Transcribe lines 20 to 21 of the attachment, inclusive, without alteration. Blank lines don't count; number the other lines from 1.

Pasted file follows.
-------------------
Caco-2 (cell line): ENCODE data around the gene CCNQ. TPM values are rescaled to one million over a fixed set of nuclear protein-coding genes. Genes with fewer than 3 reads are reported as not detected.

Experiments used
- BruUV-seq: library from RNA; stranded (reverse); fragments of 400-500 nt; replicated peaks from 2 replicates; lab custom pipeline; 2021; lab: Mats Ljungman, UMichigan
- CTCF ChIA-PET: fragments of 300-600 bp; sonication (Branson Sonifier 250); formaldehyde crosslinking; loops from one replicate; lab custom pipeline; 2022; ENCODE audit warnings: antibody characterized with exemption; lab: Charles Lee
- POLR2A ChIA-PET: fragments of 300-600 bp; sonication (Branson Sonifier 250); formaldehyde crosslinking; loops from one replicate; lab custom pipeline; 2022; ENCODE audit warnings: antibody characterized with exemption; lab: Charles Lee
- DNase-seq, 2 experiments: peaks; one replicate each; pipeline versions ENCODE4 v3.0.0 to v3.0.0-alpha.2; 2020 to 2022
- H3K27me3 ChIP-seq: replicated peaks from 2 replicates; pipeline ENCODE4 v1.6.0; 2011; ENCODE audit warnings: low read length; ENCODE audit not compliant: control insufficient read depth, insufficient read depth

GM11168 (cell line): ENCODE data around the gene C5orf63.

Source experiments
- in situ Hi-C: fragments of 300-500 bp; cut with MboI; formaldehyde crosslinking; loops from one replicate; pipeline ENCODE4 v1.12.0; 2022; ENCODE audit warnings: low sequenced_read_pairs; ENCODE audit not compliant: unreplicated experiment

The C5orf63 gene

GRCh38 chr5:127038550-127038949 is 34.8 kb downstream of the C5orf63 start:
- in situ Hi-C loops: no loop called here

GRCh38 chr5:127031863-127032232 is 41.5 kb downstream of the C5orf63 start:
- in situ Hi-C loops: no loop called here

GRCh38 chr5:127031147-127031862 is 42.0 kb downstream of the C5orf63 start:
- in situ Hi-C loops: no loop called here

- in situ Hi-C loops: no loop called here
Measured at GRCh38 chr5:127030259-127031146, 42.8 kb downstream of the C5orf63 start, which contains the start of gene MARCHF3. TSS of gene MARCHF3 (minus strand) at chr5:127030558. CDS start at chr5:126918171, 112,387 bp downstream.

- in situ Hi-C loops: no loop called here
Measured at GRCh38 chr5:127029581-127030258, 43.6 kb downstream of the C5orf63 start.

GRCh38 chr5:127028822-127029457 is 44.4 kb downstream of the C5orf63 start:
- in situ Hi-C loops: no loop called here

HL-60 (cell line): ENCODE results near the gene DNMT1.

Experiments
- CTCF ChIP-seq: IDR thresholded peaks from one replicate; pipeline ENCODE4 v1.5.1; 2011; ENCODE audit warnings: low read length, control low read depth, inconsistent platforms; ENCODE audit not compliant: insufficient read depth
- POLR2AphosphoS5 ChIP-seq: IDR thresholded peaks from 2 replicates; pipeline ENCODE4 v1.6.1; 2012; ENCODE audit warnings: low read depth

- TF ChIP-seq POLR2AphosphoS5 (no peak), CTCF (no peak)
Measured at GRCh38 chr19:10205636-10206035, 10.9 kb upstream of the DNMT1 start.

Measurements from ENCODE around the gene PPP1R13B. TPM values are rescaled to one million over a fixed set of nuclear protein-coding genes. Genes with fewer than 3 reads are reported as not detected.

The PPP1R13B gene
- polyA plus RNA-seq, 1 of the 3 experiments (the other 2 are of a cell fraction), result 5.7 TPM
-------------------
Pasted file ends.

- in situ Hi-C loops: no loop called here
Measured at GRCh38 chr5:127029581-127030258, 43.6 kb downstream of the C5orf63 start.